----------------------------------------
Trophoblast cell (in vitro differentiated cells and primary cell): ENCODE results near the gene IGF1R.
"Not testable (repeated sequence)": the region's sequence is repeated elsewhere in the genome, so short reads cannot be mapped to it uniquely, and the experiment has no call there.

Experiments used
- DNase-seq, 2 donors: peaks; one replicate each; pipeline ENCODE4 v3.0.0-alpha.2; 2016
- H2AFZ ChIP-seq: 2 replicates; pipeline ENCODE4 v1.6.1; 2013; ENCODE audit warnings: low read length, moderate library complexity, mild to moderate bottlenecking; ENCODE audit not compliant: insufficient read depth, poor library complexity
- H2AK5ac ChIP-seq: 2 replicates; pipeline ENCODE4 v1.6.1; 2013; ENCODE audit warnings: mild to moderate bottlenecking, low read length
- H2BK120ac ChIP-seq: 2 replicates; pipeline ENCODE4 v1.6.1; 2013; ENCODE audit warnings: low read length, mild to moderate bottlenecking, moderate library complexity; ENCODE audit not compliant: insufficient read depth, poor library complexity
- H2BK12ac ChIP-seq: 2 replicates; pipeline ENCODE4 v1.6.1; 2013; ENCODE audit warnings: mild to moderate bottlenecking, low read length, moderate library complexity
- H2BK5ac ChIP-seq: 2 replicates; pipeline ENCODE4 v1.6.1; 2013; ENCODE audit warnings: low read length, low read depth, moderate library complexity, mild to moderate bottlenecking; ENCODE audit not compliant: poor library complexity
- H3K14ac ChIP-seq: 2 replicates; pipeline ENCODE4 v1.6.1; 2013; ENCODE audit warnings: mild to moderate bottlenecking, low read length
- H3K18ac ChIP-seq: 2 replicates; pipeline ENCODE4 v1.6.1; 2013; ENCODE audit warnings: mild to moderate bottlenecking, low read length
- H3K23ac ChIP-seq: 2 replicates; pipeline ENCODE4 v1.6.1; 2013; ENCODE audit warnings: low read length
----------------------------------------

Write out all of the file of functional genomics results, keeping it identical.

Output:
Trophoblast cell (in vitro differentiated cells and primary cell): ENCODE results near the gene IGF1R.
"Not testable (repeated sequence)": the region's sequence is repeated elsewhere in the genome, so short reads cannot be mapped to it uniquely, and the experiment has no call there.

Experiments used
- DNase-seq, 2 donors: peaks; one replicate each; pipeline ENCODE4 v3.0.0-alpha.2; 2016
- H2AFZ ChIP-seq: 2 replicates; pipeline ENCODE4 v1.6.1; 2013; ENCODE audit warnings: low read length, moderate library complexity, mild to moderate bottlenecking; ENCODE audit not compliant: insufficient read depth, poor library complexity
- H2AK5ac ChIP-seq: 2 replicates; pipeline ENCODE4 v1.6.1; 2013; ENCODE audit warnings: mild to moderate bottlenecking, low read length
- H2BK120ac ChIP-seq: 2 replicates; pipeline ENCODE4 v1.6.1; 2013; ENCODE audit warnings: low read length, mild to moderate bottlenecking, moderate library complexity; ENCODE audit not compliant: insufficient read depth, poor library complexity
- H2BK12ac ChIP-seq: 2 replicates; pipeline ENCODE4 v1.6.1; 2013; ENCODE audit warnings: mild to moderate bottlenecking, low read length, moderate library complexity
- H2BK5ac ChIP-seq: 2 replicates; pipeline ENCODE4 v1.6.1; 2013; ENCODE audit warnings: low read length, low read depth, moderate library complexity, mild to moderate bottlenecking; ENCODE audit not compliant: poor library complexity
- H3K14ac ChIP-seq: 2 replicates; pipeline ENCODE4 v1.6.1; 2013; ENCODE audit warnings: mild to moderate bottlenecking, low read length
- H3K18ac ChIP-seq: 2 replicates; pipeline ENCODE4 v1.6.1; 2013; ENCODE audit warnings: mild to moderate bottlenecking, low read length
- H3K23ac ChIP-seq: 2 replicates; pipeline ENCODE4 v1.6.1; 2013; ENCODE audit warnings: low read length